75 years too late for deserved recognition – At the outset of World War II 260,000 Filipinos soldiers joined the U.S. Army Forces in the Far East (USAFFE) to defend the Philippines — then a colony of America — against the invading Japanese. They fought alongside Americans in Corregidor and Bataan, where 57,000 Filipino troops perished, before falling to overwhelming Japanese numbers. At the end of the war Filipino USAFFE veterans, as American nationals, were eligible to receive the same benefits as other American soldiers.  However, in a cost cutting move Congress passed the Rescission Act of 1946 which stripped such benefits as citizenship and the GI Bill from them. Of the original 260,000 USAFFE veterans, only 17,000 are alive today. Each day their numbers dwindle. On October 25 — 75 years after joining USAFFE — they were belatedly recognized for their service by the U.S. Congress.  Twenty-one Filipino survivors of the WWII war in the Philippines were personally bestowed the Congressional Gold Medal –the highest civilian award presented by Congress — in a moving ceremony at Emancipation Hall of Capitol Hill in Washington, D.C.  While Congressional leaders Nancy Pelosi and Paul Ryan expressed tributes to the veterans, it was 100-year-old Filipino veteran Celestino Almeda who captured the audience and who received a standing ovation. Walking slowly to the podium from his wheelchair with the aid of a cane, Almeda’s strong voice eloquently spoke for the 21 CGM  recipients, for the many who could not be there, and for those who already passed away.  He said, After the war, thousands of us felt underappreciated and unrecognized for fighting for our country. I wondered why and what else could we have done in defeating the enemy, in defending the United States of America, and bringing victory during a long war in the Philippines. But we stand loyal to our country, relied on our faith and prayer.……………. Stockton college student Angelo Cabuang  and his mother were called “pigs” by two white women and told, Go back to Filipinoville and get out of our country. A great number of posts went viral resulting in overwhelming public support for the student and his mother.  Stockton Mayor Michael Tubbs immediately declared,  Sorry about what happened to you and your family.  Racism has no place in our great city.……………. Dean Devlin, writer/producer of the movie hit “Independence Day”, is making his feature film directorial debut with Warner Brothers Pictures’ current first-run thriller “Geostorm”……………… Alleluia Panis received the first ever Artistic Legacy Award from the San Francisco Arts Commission on September 26. With an artistic career spanning over forty years, she has been a vital force in creating Filipino American artistic works through dance, choreography, as well as contributing to San Francisco’s cultural landscape…………………. The U.S. Senate voted 50-47 on September 19 to narrowly confirm Noel John Francisco, 48, as Solicitor General.  As Solicitor General, the New York State born and bred Francisco’s primary role will be to conduct and supervise government litigation before the U.S. Supreme Court……………. In New York City artists Emmy Catedral and PJ Gubatina Policarpio continue to take pop-ups of the Pilipinx American Library, their mobile library of Filipino American literature, all over the Big Apple……………… History Trivia: Who was the Most Valuable Player of a NCAA Women’s Volleyball Tournament, five-time member of a USA Olympics team, and a successful beach volleyball player?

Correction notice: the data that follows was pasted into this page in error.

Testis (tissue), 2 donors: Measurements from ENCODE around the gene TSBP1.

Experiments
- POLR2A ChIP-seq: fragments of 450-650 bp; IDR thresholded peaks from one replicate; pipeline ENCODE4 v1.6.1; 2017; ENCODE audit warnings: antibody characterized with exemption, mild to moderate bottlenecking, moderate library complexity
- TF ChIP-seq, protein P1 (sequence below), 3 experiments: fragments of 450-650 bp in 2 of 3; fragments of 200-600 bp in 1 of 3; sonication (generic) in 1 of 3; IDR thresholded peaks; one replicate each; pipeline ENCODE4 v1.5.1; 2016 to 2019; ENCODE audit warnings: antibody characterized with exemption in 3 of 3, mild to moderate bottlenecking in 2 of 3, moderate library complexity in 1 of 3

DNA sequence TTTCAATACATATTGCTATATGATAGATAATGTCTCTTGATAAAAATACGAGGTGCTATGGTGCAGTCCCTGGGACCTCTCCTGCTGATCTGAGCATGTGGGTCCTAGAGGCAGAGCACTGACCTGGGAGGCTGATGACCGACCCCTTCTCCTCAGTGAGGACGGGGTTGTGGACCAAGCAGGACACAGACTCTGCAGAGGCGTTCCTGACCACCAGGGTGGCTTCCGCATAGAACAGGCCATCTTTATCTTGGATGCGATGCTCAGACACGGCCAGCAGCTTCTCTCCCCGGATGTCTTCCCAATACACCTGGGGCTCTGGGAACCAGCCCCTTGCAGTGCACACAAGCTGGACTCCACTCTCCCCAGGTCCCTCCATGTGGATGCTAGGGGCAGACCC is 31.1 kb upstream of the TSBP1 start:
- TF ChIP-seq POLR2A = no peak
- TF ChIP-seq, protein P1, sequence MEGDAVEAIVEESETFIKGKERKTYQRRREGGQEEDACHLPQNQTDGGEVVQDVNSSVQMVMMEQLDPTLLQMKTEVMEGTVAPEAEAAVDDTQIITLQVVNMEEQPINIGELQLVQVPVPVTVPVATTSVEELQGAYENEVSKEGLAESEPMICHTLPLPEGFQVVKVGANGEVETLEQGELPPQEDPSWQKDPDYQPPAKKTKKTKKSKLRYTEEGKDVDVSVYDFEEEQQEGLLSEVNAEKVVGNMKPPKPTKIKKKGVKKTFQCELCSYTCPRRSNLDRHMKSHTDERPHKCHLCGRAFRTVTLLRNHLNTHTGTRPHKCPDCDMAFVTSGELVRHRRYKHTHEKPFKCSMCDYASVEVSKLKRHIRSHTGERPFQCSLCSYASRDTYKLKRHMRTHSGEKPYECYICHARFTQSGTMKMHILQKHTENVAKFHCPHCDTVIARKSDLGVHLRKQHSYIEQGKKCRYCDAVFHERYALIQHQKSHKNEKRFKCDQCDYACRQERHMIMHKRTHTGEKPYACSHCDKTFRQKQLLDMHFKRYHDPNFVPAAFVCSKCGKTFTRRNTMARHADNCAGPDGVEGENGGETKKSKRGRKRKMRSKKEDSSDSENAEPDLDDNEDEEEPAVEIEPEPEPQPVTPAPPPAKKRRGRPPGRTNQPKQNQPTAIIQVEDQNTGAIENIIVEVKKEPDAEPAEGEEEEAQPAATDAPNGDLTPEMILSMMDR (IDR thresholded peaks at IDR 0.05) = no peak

Countdown: 3 months – For the Board of Trustees, Filipino American National Historical Society, to provide critically needed financing to assure keeping open the FANHS National Museum in Stockton — the historic center of Filipino immigration……………….. According to Alex Nowrasteh of the Cato Institute, the public policy think tank — white nationalists, militia movements, anti-Muslim attackers, abortion clinic bombers, and other right-wing groups were responsible for 12 times as many fatalities and 36 times as many injuries as communists, socialists, animal rights and environmental activists, and anti-white and Black Lives Matter inspired attackers and other left-wing groups.




  1. Thank you, Manong Pete for your blogs…I am the daughter of the now passed Rizaline R. Raymundo, editor of my Grandmother’s memoir, “Tomorrow’s Memories.” I can only say I have witnessed my mother and grandparents as an “outsider” of sorts. I was the first born child in my family to not be raised in a make-shift house, struggle to work at a young age in the fields. As a teenager, working in the fields was an option or go to summer school. Education was highly emphasized in the home. I did not understand many struggles Mom-Rizaline, grandparents Angeles and Alejandro Raymundo went through except by words heard secretly by me that flowed through my bedroom door. My experience of food being served as a child were my best recollections. I have seen grandpa come home with a burlap sack moving and me hearing clucking, He made all the holiday dinners and desserts with grandma following behind him in chorus. Balut was his treat he bought in Stockton when we ventured from San Jose to his Lodge meetings in Stockton. My grandfather would break down and cry when hearing Silent Night at Christmas time, missing his mother that he never returned to the Philippines after she sent him to The States. I can go on and on. I am grateful to Dorothy and all who helped Mom have me introduce Tomorrow’s Memories to FANHS in Hawai’i in 2006; I was a woman clueless to the treasure of contributions of my family’s life here in the United States. Humbly, PatriciaAn Raymundo Schmidt

    1. Good to hear from you Patricia. Thank you for your beautiful letter and for continuing to follow my blogs. It’s been years since I last saw you at the 2006 FANHS National Conference in Honolulu HI where we manned adjoining tables for our books. I may have not seen you but regularly followed you on Facebook as you cared for your mother Riz before her untimely passing. Your mother is to be commended for publishing your grandparents’ experiences in Hawaii and California thus assuring their rightful place in Filipino American history. All the best, Peter